d. Stanley Donen and Gene Kelly / USA / 103 mins.
It's a production story as famous as those bright yellow slickers and the drenched, love-stricken man swinging from a street lamp: instructed to assemble a movie around preexisting songs in the MGM vaults, they came up with what is surely the greatest of all cinematic musicals.
The year was 1950. Arthur Freed, songwriter-cum-producer extraordinaire, is heading a staff of writers and composers at MGM in his musicals unit. Screenwriters Betty Comden and Adolph Green – who had just co-written Ginger Rogers and Fred Astaire's reunion film, and completed On the Town with Leonard Bernstein – are tasked with the title "Singin' in the Rain" and a collection of songs Freed and Nacio Herb Brown wrote in the 1920s and 1930s. All the screenwriters need to do is fill in the gaps.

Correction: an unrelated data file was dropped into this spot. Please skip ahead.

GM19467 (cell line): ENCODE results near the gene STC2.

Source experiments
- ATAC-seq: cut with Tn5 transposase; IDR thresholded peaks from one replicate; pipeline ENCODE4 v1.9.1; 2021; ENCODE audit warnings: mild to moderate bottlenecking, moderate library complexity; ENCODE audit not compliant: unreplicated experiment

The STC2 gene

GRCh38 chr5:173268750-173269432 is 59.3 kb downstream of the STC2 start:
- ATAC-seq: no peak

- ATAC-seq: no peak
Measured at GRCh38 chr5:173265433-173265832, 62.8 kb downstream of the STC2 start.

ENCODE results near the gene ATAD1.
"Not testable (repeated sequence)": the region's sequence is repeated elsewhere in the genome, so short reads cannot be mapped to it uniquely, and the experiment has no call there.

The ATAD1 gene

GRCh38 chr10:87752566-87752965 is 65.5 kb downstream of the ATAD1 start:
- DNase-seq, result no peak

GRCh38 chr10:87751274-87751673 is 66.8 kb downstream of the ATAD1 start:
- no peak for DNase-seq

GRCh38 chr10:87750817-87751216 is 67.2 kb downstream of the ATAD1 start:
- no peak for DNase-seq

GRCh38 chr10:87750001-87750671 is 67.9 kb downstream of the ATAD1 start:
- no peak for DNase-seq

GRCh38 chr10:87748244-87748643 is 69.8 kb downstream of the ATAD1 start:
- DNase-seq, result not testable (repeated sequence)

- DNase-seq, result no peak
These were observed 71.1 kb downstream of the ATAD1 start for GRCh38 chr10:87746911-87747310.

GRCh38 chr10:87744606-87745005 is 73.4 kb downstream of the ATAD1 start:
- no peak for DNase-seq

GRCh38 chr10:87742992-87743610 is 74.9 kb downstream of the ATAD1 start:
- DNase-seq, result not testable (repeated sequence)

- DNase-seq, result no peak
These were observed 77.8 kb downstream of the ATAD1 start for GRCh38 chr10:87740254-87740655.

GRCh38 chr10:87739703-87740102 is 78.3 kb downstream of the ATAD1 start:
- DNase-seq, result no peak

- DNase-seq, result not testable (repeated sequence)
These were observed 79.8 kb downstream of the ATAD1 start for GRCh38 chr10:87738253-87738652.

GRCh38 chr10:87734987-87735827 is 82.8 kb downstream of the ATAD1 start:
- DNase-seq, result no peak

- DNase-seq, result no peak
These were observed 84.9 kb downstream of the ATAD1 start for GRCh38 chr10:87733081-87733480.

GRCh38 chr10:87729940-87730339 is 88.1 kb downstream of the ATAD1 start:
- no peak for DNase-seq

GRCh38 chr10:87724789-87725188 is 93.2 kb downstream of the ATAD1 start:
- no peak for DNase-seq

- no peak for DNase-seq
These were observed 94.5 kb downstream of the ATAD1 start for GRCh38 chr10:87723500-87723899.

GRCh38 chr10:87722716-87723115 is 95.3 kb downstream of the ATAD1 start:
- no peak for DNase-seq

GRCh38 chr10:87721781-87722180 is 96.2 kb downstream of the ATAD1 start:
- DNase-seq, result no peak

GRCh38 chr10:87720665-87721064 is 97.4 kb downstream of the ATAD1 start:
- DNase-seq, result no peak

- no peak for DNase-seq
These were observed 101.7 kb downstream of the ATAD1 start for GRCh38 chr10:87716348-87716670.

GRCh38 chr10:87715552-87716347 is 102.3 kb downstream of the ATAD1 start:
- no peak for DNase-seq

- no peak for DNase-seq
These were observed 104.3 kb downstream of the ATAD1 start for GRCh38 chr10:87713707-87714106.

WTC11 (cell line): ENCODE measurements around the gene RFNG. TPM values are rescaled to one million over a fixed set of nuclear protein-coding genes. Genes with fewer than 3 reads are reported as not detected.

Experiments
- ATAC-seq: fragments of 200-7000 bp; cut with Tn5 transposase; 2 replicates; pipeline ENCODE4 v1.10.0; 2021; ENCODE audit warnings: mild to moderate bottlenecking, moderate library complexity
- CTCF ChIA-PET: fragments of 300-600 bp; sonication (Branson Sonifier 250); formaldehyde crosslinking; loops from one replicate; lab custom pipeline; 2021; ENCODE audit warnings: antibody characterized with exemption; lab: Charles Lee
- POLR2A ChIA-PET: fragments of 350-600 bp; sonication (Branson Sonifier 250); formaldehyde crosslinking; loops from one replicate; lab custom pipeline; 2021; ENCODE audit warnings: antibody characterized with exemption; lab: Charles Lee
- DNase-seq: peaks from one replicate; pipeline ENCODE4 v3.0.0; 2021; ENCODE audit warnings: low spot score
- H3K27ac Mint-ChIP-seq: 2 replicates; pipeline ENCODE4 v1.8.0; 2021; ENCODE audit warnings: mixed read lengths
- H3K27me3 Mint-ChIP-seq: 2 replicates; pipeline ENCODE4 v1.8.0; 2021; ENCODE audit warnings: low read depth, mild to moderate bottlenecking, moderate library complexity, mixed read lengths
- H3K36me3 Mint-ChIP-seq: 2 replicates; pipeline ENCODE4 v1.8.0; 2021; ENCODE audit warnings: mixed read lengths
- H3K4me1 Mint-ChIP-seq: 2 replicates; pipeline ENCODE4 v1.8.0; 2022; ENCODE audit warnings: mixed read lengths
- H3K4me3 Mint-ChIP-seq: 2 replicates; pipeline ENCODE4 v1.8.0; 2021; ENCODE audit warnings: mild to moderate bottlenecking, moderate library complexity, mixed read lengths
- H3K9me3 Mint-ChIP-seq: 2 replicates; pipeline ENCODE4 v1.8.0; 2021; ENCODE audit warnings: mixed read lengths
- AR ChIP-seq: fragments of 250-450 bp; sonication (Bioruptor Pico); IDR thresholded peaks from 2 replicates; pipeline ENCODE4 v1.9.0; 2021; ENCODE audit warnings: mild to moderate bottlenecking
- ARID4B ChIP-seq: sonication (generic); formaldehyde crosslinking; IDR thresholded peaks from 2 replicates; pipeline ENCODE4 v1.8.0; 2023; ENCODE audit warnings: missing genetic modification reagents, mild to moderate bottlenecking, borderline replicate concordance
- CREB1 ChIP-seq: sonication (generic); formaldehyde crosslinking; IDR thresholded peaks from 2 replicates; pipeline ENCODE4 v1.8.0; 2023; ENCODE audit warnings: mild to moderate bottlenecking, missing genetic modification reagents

And, man, do they ever. To watch Singin' in the Rain – to enjoy its freedom and joyfulness, to float on its effervescence, to bathe in its glowing sunlight – is an experience best summarized in the very words of that drenched love-stricken man: what a glorious feeling. It is an antidote to an ailment you never knew you had. It's called the greatest musical, and I've never seen another that has so far proven itself better. (A Hard Day's Night, a film that is the antithesis of the Hollywood musical, is perhaps the closest competition.)